3) Myth:  You know what will make you happy…always. You can predict future feelings

I’ve read about Daniel Gilbert’s Stumbling on Happiness.   Gilbert, a Harvard psychologist, writes that we are horrible predictors at what will make us happy.

I thought that was a crock of crap…until it happened to me.

I’m a seminary student. But before I was a student I was ambilvalent, angry, anxious, weirded out about the prospect of going to ministry school and taking this path.  I was flip-flopping on going even up until the first day of school.

Then school started.

And I loved it.

And it became a source of salvation and peace in my otherwise frustrating world.

That experience let me know that: my fears be lying and I can’t predict future feelings. 

Dont believe that you will always know what makes you happy?  Think about the times you’ve been surprised by happiness. I know you got some.

Bottom line:  You can’t predict future feelings.

4. Myth:  People have to be perfect to give advice

Penelope Trunk, a popular blogger and entrepreneur, wrote a telling post last December about her experience with domestic violence. 

Most of the commentors railed and roared against her for still staying with her abuser.

Some of the commentors expressed deep sorrow at her turmoil

And other commentors worried about ‘how’ she was dissolving her ‘personal brand’ by writing about such intimate matters.

And some more commentors thought that they couldn’t take anymore advice from her because her life was such a sh*t show.

Reading those comments, I realized that most of us only want to see and hear about the good things in people’s lives.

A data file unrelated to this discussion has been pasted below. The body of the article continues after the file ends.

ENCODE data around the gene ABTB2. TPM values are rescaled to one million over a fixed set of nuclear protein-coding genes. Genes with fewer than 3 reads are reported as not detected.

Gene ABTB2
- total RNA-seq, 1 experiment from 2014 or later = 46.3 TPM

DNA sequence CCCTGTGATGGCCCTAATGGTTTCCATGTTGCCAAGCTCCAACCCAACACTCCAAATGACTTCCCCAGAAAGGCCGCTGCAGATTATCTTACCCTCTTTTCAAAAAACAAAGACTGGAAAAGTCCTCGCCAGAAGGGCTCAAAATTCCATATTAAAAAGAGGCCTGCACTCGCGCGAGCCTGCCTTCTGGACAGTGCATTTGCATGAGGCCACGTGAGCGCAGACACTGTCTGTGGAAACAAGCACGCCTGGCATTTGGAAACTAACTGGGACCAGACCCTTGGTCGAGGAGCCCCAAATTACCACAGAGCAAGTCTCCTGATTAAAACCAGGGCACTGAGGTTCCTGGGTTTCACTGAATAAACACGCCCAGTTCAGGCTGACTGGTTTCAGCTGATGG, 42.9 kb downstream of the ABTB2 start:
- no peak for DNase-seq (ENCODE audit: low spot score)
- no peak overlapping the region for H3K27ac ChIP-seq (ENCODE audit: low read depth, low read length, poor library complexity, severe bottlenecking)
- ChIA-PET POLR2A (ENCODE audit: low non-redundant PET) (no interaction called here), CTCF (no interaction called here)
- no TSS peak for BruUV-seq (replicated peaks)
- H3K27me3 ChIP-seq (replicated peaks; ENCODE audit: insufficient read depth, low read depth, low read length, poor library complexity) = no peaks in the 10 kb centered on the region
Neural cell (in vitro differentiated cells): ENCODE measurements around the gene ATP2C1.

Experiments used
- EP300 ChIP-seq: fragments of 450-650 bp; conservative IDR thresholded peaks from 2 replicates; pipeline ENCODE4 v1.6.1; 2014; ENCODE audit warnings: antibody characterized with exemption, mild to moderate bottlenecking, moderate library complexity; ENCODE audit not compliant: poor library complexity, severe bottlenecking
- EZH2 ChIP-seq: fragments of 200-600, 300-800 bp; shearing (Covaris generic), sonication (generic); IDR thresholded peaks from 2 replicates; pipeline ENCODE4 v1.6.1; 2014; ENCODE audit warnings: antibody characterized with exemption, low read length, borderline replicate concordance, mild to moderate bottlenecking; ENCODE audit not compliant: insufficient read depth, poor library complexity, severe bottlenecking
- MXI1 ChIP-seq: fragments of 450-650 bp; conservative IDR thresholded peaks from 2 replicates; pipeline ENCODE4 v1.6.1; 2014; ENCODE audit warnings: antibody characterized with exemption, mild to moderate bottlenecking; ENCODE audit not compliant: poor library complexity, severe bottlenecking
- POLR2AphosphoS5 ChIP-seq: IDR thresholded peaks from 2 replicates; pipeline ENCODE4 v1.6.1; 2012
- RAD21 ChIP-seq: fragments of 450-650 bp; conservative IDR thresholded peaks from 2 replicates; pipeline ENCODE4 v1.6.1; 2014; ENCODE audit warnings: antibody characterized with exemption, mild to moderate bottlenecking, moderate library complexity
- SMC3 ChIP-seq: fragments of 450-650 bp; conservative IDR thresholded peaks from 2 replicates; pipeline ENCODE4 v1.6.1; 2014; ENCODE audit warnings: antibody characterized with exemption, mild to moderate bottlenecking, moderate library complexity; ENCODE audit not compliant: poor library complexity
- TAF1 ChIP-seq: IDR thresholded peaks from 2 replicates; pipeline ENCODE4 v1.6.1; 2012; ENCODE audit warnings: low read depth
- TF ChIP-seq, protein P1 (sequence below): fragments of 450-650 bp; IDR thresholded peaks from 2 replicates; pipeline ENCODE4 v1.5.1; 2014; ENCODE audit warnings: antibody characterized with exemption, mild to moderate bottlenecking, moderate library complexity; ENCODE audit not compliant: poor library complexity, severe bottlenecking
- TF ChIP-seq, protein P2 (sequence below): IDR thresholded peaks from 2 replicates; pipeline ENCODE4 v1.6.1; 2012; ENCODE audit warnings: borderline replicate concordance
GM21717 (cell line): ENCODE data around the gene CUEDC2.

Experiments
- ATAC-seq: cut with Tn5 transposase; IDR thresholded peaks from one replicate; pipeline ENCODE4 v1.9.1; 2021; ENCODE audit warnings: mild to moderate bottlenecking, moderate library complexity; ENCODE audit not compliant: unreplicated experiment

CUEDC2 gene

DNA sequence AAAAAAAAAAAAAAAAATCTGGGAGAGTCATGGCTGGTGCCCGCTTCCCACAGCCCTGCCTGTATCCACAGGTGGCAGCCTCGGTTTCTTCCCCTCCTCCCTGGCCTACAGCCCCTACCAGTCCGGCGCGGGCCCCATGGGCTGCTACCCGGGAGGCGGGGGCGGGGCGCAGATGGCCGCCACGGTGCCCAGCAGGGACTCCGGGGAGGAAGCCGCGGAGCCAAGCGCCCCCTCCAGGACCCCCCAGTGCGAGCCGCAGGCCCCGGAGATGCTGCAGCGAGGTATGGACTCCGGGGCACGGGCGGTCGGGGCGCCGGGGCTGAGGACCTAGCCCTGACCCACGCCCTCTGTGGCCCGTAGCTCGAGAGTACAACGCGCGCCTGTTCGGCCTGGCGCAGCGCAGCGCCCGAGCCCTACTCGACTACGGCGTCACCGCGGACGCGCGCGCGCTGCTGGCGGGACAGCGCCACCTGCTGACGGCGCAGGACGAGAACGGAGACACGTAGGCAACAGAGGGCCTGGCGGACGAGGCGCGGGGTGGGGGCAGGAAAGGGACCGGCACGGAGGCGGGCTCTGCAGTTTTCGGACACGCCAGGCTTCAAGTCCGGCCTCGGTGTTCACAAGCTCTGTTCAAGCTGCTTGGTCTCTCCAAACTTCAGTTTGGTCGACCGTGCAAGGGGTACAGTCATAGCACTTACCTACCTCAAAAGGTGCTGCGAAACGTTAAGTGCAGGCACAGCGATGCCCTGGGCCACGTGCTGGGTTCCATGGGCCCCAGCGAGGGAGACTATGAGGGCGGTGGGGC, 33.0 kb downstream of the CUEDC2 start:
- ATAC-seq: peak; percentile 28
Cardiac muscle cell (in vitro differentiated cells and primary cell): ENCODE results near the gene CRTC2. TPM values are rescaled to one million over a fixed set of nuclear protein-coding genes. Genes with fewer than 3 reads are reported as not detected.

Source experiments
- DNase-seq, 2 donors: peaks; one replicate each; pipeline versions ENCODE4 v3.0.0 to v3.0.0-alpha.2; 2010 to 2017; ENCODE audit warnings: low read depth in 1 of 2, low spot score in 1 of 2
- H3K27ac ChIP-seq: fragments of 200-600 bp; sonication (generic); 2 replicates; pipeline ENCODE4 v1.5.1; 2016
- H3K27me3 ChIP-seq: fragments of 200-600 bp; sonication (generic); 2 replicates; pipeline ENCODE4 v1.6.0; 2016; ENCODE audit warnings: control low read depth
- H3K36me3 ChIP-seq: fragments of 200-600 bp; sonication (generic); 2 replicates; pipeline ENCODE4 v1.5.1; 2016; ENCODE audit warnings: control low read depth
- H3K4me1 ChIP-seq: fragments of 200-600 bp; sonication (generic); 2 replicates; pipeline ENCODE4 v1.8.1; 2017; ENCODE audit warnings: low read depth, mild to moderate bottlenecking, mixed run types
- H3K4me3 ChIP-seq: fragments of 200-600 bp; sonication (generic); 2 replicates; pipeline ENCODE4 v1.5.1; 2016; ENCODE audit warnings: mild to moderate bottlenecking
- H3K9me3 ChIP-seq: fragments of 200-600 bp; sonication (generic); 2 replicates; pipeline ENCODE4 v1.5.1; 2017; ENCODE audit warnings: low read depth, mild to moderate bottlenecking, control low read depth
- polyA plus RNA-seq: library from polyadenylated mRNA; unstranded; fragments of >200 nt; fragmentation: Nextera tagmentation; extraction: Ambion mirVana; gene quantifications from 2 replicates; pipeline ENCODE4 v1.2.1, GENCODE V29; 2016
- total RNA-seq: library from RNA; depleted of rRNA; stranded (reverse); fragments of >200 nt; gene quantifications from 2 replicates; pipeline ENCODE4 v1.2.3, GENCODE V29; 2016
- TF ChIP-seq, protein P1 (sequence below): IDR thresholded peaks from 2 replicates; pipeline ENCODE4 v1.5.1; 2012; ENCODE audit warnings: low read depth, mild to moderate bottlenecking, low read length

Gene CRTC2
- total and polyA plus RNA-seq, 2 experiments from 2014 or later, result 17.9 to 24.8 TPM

This is exaggerated when the person is a thought leader, a spiritual authority, celebrity, etc.

We people have a desire for our ‘experts’ to be perfect.  My psychology professor would maybe say that we project this, our inner most desire for perfection on these type of people because we want to know that perfection is possible. And then we become disappointed, angry and disgusted when an ‘expert’ shows that they are indeed just like everybody else and go through the same crap as every one else.

I thought further still:  this is why religious leaders stay getting in trouble.  Especially the more popular ones who brand themselves “moral authorities.” (a post on personal branding and honesty).

The problem happens when moral authorities perpetuate the lie that they are indeed perfect. There is an interplay between the expert and we ‘regular people.’  The experts play a part in the deceit, and every one eventually loses because of the lack of true transformative transparency that can not happen in the name of appearing holy or developing a ‘personal brand.’

The bottom line is this:  Does the world need more people pretending to be perfect and creating perfect personal brands? People that give expert advice, may not be experts in their own lives. Or in all areas of their lives. But, so what?  Great advice doesn’t have to come from perfection for it to be true. (A Steve Harvey joke could be inserted here, I’m sure).